In 1953 a large donation of relics of the French Empire were given to The Bowes Museum by Miss Alice Edleston, when clearing her brother’s estate. She wrote to the curator, ‘The odds and ends in (the) box all come from the Empress’s sale at Farnborough Hill’. Miss Edleston (1864-1956) was a local historian and her brother, Robert Holmes Edleston (1868 -1953) had a lifelong interest in the Second Empire, writing a number of books on Napoleon III. They lived in Gainford, a village eight miles west of Barnard Castle.
Forming part of the Edleston gift was a selection of fashionable dress owned and worn by Empress Eugénie, consort of Napoleon III from 1853-1871. The Empress was a leader of fashion, known as ‘The countess of the Crinoline’, and was dressed by the principal couturier of the time, Charles Frederick Worth.
The selection of garments comprises two jackets, seven bodices, a waistcoat, four stoles, two shawls and four belts, five pairs of shoes, two single shoes, two pairs of boots and a pair of gaiters. Most, if not all, of these items were bought from a sale held by Christie, Manson & Woods on 24 July 1923 in London. Empress Eugenie’s shoe collection contains a selection of silk and leather slippers and boots which will form part of the ‘Obsession’ section in our upcoming exhibition Shoes: Pleasure and Pain.
Flat shoes were in vogue for women from the Empire period to the romantic era. Delicate and subtle materials were selected to match the style of dress. When shorter length dresses were introduced, translucent fabrics and embroidered stockings made a popular alternative. During the mid-1860s shoes had squared toes, small heels and thicker soles. The thinner-soled shoes were predominantly used for dancing.
Five pairs of Eugenie’s shoes are marked with the stamp Viault-Esté, 17 Rue de la Paix, Paris. Rue de la Paix was first opened in 1806, off the Place Vendôme, by Napoleon I. In 1870s Palais Garnier was unveiled pushing Rue de la Paix to the centre of Parisian fashionable life.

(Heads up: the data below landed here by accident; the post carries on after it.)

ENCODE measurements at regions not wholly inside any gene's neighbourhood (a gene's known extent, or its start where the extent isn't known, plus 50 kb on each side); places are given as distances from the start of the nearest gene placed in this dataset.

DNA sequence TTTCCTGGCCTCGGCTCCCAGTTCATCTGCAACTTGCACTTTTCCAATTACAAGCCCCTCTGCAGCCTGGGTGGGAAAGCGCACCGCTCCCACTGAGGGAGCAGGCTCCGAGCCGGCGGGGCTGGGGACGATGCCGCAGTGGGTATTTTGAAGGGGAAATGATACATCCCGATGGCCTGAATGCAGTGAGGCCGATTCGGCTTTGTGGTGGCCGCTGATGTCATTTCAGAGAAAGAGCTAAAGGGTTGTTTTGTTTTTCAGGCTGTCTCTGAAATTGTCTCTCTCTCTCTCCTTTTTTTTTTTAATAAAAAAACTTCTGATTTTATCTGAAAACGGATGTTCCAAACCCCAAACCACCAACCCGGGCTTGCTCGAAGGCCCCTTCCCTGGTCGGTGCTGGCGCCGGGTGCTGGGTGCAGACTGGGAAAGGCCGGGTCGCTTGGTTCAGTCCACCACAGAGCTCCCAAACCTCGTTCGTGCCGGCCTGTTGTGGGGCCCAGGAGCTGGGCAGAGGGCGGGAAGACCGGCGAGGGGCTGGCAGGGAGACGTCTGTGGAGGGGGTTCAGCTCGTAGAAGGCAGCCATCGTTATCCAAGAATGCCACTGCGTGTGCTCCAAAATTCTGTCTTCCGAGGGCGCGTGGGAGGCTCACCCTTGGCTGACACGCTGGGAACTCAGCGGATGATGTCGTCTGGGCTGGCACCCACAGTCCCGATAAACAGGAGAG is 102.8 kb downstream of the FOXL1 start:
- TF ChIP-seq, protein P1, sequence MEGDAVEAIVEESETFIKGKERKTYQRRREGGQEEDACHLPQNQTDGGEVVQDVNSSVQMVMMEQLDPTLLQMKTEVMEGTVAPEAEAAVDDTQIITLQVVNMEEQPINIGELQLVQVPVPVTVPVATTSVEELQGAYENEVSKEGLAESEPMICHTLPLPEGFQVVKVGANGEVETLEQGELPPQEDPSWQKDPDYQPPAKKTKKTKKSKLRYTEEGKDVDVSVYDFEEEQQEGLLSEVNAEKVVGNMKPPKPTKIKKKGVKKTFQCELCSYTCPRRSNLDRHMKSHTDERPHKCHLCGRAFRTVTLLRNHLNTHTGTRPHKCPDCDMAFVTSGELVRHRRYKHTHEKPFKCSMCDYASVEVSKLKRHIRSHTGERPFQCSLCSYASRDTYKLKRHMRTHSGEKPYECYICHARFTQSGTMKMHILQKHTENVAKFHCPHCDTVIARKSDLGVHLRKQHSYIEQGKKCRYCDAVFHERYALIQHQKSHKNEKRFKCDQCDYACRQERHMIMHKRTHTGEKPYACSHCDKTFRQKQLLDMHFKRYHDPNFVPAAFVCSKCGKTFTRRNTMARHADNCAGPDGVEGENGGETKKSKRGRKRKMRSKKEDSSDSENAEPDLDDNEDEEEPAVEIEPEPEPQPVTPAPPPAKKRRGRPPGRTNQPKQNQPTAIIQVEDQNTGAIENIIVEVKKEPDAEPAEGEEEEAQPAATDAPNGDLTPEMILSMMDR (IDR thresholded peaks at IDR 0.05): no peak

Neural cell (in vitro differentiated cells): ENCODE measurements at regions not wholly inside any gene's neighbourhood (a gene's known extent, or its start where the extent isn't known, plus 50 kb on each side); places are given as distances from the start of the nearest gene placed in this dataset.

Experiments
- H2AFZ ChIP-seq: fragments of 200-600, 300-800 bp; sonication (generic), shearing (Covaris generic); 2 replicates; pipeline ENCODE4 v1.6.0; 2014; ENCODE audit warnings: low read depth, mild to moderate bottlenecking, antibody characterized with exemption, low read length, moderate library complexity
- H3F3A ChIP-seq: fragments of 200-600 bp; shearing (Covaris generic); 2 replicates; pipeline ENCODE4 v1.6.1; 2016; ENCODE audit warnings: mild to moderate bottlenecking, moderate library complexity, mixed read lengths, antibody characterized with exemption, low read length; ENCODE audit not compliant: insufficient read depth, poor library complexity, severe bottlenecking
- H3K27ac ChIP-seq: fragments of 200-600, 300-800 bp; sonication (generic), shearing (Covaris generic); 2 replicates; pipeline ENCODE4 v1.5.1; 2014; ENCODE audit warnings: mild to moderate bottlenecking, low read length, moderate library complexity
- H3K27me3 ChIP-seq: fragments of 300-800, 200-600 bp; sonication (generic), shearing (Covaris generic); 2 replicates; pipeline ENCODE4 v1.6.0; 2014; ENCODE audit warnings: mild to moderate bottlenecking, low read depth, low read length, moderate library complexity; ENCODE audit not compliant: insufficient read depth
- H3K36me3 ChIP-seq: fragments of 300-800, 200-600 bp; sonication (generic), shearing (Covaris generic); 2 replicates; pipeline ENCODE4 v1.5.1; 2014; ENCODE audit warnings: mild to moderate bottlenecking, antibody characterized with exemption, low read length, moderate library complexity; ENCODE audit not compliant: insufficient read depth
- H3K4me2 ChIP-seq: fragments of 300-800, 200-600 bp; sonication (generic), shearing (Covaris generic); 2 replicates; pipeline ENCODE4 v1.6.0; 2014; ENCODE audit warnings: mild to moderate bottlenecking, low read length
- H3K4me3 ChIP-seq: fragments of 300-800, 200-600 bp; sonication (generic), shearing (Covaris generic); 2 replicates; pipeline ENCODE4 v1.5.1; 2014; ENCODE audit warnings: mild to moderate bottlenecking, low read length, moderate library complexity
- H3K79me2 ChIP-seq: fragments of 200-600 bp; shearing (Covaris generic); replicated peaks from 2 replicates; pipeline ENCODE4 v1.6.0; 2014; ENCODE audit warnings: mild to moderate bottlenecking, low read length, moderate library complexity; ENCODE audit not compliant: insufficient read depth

It is likely that these two single black shoes (each for the right foot) would have been marked with Viault-Esté, 17 Rue de la Paix, Paris.
The collection also features a pair of fur lined carriage boots and a pair of ice skating boots.
These boots are navy velvet and fur-lined (mink and rabbit), with black ribbon ties and a higher, shaped heel; known as the Louis heel, from the similarity to the heels of French 18th century shoes. These types of boots were known as carriage boots. They were lined with fur to keep feet warm during the winter period.
Much like the enthusiasm for cycling in the 19th century, skating became a popular leisure activity. It was during this period that figure skating, ice hockey and speed skating were introduced as distinct sports. Ice skating was popular amongst socialites and Eugenie’s skating boots are a good example. Here, we see a fashionable pair of boots with a low heel which have a pair of ice-skate blades attached. The metal blades are designed to be easily removed for walking and leisure activities. The skirt would have been raised to the ankle for such activities, so the decorative white stitching would be more visible.
Other pieces from Empress Eugenie’s effects include this gold necklace with feather shaped filigree and a white silk Paletot jacket, embellished with gold embroidery (back on show in the fashion and textile gallery in late 2016).
Empress Eugenie’s shoes will go on display in Shoes: Pleasure and Pain, alongside a collection of Founders’ shoes, which were purchased by John and Joséphine Bowes at the International Exposition, Paris in 1867.
Fashioning the Bourgeoisie: A History of Clothing in the Nineteenth Century, Philippe Perrot
Sports and Games of the 18th and 19th Centuries, Robert Crego
Shoes: Pleasure and Pain, Helen Persson
By Hannah Jackson, Assistant Curator of Fashion & Textiles